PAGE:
Baffert‘s horses had no drug positives in those two years. He has had two musculoskeletal deaths. One was earlier this year while training at Los Alamitos, where the horses are handled by an assistant trainer. The other was a high-profile breakdown in a stakes race at Pimlico Race Course on Preakness day in May.

He has two non-musculoskeletal deaths at Los Alamitos, one in which a horse reared up twice after leaving the track, lost his balance and fell on his back, and another death because of a respiratory issue.

He had one more death, and it couldn’t be any bigger. Medina Spirit was working out Dec. 6, 2021, at Santa Anita, collapsed on the track and was dead when veterinarians arrived. It is classified as a sudden death. The necropsy found no drugs that weren’t supposed to be there, and the death was consistent with a heart attack, but that could not be made an official cause. The death was determined to be inconclusive, which happens about half the time in non-musculoskeletal necropsies.


Hasn’t Churchill Downs been under fire lately?

The racetrack just finished a very tumultuous Kentucky Derby when nine horses died in the 10 days before the race. In addition, five Derby horses had to be scratched. Racing was halted at the track at the request of the Horse Racing Integrity and Safety Authority, and Churchill Downs moved its meeting to Ellis Park. Training was allowed to continue at Churchill. The number of deaths is now up to at least 13.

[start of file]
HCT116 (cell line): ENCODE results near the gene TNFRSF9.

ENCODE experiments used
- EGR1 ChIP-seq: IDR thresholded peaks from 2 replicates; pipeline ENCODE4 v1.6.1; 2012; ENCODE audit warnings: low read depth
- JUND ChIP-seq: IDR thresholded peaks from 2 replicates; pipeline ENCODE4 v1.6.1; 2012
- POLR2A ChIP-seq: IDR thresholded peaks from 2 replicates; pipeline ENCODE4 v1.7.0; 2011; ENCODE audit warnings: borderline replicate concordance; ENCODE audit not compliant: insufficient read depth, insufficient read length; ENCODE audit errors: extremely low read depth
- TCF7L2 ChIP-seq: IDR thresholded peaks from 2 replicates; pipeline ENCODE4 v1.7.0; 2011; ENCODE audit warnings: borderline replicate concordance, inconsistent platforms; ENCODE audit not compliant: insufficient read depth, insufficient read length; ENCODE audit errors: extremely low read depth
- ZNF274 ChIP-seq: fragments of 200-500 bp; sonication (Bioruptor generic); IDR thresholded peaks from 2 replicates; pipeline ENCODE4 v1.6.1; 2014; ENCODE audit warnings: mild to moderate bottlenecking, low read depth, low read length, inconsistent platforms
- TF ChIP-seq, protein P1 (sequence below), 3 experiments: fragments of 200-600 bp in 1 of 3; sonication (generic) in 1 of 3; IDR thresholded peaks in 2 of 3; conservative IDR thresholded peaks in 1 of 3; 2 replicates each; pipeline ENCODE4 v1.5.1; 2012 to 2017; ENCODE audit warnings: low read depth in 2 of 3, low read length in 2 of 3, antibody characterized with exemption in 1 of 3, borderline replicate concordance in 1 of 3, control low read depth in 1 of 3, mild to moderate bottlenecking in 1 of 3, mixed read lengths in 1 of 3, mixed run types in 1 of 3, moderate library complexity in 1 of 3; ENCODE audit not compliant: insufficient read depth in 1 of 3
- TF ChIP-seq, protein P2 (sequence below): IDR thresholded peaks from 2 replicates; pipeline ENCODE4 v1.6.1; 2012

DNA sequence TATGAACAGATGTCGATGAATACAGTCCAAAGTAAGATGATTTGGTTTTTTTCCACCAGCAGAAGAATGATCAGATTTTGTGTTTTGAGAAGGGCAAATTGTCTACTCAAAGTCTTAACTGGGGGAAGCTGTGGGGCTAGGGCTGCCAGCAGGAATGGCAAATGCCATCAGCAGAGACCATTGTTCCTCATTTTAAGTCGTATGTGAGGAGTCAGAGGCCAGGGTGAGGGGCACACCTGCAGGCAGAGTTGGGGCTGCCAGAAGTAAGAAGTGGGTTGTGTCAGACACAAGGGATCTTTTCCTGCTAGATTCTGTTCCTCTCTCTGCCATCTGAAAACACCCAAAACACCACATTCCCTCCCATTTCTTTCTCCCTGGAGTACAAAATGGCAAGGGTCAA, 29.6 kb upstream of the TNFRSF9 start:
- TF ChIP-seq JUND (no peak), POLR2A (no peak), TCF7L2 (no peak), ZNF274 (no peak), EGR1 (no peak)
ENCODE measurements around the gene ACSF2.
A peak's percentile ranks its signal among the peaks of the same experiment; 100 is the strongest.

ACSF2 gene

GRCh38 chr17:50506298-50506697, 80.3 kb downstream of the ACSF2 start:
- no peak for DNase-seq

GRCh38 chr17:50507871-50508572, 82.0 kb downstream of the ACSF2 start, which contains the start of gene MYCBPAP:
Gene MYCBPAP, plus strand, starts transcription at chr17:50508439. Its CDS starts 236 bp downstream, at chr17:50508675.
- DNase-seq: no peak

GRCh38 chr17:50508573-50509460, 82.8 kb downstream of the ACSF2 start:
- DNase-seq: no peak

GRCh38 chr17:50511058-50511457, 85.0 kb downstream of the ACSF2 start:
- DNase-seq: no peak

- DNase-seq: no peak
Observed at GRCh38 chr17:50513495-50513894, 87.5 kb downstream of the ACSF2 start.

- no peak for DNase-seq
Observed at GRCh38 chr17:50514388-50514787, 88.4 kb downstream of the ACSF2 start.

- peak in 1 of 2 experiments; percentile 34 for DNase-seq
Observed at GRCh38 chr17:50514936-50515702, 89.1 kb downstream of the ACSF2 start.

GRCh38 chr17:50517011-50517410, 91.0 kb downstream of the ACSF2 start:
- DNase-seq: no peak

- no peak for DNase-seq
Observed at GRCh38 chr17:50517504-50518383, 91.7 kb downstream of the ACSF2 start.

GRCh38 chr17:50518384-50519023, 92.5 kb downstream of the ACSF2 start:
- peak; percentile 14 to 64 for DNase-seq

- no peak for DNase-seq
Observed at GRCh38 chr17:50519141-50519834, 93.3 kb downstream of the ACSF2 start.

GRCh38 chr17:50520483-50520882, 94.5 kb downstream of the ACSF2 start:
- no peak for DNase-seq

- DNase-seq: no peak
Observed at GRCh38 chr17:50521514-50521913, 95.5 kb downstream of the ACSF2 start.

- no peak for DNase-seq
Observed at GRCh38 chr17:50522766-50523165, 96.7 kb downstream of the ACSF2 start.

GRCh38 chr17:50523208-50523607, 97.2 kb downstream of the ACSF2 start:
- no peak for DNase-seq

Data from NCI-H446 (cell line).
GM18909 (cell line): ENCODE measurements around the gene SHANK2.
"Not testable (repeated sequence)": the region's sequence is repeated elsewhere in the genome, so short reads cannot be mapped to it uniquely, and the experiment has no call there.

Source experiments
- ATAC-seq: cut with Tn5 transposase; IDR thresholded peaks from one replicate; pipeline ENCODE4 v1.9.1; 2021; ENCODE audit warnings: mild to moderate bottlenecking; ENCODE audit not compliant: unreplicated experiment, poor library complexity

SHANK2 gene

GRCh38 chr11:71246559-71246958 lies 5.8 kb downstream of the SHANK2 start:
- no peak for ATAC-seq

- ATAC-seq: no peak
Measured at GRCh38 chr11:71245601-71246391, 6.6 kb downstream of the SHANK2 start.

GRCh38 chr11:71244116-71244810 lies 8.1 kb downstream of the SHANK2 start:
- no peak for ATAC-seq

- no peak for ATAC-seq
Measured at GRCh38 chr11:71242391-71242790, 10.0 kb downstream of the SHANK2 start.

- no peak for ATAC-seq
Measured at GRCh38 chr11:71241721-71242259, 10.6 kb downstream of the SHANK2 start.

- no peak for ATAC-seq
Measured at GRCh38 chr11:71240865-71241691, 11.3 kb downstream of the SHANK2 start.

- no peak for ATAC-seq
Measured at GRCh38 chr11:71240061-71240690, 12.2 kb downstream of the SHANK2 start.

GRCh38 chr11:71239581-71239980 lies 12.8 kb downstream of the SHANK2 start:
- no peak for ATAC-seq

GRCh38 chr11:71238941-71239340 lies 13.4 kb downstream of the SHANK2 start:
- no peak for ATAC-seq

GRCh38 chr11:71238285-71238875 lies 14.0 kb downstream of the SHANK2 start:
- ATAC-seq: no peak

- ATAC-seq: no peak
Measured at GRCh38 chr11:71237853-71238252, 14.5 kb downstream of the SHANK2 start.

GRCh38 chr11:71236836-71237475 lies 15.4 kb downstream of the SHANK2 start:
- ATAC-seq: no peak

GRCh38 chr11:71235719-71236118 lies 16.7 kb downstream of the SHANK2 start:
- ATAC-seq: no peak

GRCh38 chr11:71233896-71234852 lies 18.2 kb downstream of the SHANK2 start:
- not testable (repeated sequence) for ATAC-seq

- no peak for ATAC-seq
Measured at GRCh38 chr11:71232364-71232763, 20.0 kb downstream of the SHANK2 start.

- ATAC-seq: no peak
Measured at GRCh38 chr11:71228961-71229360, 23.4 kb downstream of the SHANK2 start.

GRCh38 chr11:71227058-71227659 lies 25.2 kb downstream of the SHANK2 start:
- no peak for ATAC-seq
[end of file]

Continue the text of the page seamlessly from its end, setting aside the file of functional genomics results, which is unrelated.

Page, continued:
Churchill Downs remains one of the least transparent tracks when it comes to horse fatalities. It does not allow its fatality statistics to be made public by the Equine Injury Database, like almost every track in California and all in New York. When the track first acknowledged the surge in deaths before the Derby, it ignored a paddock death. It later recognized all the deaths when it moved its racing schedule to Ellis Park.


Has public sentiment shifted on Baffert?

If social media can be indicative of public reaction, more fans are rallying around Baffert with the sentiment that he has served his sentence and it’s time to move on. Predictably, animal rights groups applauded the move by Churchill Downs. Every trainer contacted by The Times declined to comment on the issue, much as they have for two years. The group that owns Santa Anita, Golden Gate and other tracks, 1st Racing, also declined to comment.


Will this affect Baffert’s ability to race at other tracks?

Baffert can race at any track in the world that is not owned by Churchill Downs Inc. The CDI tracks, besides Churchill Downs, include Turfway Park and Ellis Park, both in Kentucky; the Fair Grounds in New Orleans; Colonial Downs in Virginia; and Presque Isle Downs in Pennsylvania.

Baffert will have his usual barn at Del Mar, when it opens July 21.

Air has cleared and Saturday’s Belmont Stakes will be run. National Treasure hopes to break four-year streak of no horse winning two legs of Triple Crown.

June 9, 2023

He’s also welcome at the signature summer meet at Saratoga Race Course near Albany, N.Y.

“Bob Baffert completed a lengthy suspension from [New York Racing Assn.] tracks in January, and is able to fully participate in all training and racing activities here at Belmont Park and at Saratoga Race Course, where the 2023 summer meet begins on July 13,” said Patrick McKenna, vice president of communications for NYRA.


What happens next?

That’s the real question and also the most unanswerable. It’s unknown whether any back-channel deal can be made between Baffert and Churchill Downs. There is every indication this is more than personal, especially by the track. Litigation is always a possibility, although both sides likely want to avoid it.

Baffert served his 90-day suspension from Kentucky last year, so no state regulatory bodies are involved. The trainer continues to fight to get the disqualification of Medina Spirit overturned, but that is unrelated to his ban from the Kentucky Derby.


It seems as if this horse racing serial still has more episodes.